The victim testified during the trial that she met Stokes on the road as she was walking from her home to her friend's house. She knew him from around and he persuaded her to go into a field with him where he then raped her, she said.

Sergeant Michelle Baker told Ms Walley that when the victim tried to resist Stokes told her he wasn’t going to stop until he had finished. Afterwards he went down a separate road as the girl walked home. He had not used a condom and the girl later worried that she was pregnant.

The next day Stokes called to the girl’s family home and, as a pretext for contacting her, he asked for a number for her uncle who sometimes gave him casual work.

Stokes was spotted in the area again the next day looking for the girl. Her parents became aware of this and demanded to know if she had been hanging around with him. Shortly afterwards the girl said she had been raped and gardaí were called.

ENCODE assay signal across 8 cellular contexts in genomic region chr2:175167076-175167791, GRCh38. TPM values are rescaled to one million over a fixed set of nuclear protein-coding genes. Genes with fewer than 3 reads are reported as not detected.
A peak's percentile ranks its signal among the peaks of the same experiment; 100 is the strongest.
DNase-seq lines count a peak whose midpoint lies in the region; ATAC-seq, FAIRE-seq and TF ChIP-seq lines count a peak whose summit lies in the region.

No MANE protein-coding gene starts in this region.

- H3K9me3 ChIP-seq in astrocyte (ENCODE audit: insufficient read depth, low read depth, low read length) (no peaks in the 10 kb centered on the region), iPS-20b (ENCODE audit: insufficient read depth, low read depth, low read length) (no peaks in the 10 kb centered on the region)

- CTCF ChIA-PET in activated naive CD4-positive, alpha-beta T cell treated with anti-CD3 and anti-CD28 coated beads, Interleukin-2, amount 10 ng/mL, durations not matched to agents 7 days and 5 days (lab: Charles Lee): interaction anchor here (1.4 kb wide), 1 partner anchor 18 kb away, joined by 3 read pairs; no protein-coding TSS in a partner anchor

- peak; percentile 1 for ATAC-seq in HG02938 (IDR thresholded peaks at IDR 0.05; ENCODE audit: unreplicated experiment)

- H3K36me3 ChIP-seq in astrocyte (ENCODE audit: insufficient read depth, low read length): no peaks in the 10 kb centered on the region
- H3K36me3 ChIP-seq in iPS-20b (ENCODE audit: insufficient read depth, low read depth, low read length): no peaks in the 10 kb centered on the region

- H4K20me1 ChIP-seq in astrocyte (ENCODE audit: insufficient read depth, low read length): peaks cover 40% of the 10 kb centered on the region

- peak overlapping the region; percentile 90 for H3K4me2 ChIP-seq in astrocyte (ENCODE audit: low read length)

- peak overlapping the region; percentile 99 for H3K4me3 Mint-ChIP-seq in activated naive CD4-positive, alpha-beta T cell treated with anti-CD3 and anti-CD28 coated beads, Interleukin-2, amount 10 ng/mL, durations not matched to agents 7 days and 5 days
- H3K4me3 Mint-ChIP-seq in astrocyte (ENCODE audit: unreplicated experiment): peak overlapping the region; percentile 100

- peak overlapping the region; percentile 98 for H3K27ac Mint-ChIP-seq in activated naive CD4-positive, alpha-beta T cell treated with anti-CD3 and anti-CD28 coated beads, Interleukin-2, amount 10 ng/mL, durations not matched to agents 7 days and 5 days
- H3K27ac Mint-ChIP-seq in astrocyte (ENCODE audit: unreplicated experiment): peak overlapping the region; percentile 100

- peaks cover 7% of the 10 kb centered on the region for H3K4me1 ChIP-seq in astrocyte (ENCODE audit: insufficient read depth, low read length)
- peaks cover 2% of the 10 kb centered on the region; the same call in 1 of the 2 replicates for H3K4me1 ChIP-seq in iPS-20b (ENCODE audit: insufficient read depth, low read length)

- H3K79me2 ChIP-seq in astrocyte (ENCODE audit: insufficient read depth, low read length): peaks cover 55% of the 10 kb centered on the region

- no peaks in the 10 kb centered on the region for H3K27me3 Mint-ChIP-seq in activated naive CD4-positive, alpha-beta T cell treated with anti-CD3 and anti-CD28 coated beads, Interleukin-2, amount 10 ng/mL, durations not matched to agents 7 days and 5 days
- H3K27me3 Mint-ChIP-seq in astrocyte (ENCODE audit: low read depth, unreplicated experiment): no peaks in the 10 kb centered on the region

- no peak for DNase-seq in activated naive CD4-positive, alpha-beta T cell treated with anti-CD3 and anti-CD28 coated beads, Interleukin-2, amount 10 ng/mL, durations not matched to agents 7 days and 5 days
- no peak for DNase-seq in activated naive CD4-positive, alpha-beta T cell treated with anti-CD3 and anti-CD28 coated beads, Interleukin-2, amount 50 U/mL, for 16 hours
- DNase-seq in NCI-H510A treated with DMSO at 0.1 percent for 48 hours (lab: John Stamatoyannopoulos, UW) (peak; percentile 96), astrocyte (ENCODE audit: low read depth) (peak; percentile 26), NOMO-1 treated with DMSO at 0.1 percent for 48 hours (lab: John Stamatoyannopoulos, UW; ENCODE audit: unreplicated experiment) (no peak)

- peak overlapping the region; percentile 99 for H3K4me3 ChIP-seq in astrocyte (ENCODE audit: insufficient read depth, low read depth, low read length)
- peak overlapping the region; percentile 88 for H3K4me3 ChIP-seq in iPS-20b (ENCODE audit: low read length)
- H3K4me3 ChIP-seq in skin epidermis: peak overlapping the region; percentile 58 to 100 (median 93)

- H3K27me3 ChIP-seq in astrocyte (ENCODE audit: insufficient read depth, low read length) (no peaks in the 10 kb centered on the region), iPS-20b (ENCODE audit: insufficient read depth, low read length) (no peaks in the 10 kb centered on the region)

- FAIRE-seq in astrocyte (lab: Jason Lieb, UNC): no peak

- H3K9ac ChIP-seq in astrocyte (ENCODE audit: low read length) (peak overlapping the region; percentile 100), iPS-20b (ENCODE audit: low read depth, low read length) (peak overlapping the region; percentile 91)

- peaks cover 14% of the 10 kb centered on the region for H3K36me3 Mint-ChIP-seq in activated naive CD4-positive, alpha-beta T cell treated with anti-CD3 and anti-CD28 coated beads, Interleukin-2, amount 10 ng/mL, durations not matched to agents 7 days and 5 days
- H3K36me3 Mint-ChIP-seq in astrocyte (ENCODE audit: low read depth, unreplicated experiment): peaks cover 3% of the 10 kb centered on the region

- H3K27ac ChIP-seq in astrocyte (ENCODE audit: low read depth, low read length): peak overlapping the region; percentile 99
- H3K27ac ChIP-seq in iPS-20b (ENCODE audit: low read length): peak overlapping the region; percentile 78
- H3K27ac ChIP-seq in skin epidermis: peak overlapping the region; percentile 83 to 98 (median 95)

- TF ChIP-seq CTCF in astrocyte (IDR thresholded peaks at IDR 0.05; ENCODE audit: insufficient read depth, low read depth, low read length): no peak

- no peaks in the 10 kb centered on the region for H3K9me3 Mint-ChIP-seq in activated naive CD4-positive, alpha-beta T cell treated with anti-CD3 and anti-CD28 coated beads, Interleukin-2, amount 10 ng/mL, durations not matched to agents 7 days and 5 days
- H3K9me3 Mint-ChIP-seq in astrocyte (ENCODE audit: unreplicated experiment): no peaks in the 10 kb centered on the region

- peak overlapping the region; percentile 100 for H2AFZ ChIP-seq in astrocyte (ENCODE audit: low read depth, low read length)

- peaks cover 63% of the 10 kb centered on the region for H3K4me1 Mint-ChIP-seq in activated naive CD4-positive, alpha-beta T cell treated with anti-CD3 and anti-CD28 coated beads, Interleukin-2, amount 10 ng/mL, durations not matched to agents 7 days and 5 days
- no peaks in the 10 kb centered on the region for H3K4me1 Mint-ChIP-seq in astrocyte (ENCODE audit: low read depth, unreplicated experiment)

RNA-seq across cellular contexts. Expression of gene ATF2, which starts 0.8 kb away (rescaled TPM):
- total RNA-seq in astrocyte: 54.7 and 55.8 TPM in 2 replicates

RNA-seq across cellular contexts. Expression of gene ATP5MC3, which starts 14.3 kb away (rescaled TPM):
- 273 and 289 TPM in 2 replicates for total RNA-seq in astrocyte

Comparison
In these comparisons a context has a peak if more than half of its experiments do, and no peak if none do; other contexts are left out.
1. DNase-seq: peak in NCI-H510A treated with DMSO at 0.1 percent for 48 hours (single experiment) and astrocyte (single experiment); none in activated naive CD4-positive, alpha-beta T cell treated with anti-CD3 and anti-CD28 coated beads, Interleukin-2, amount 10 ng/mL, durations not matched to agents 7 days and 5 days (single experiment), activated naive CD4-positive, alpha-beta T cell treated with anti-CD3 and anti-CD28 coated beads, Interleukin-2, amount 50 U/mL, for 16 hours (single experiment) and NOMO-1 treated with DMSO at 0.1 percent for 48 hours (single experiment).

Stokes was arrested and denied knowing the girl or being in the area. DNA taken from the victim’s underwear later confirmed he had sex with her. During the trial he put it to the victim, through his counsel, that she was on top of him during sex, telling him to “go harder.” She denied this.

Counsel said Stokes’ left school early and did handy work around his area. He said he has a wife and son but has not seen them since he was charged.

Mr Dwyer added that he cannot offer an apology for the rape because Stokes doesn’t accept the verdict of the jury and intends to appeal.

He said that the rape wasn’t accompanied by gratuitous violence or threats and that it fell on the lower or middle part of the scale. He asked the judge to consider suspending part of the term to give his client “light at the end of the tunnel”.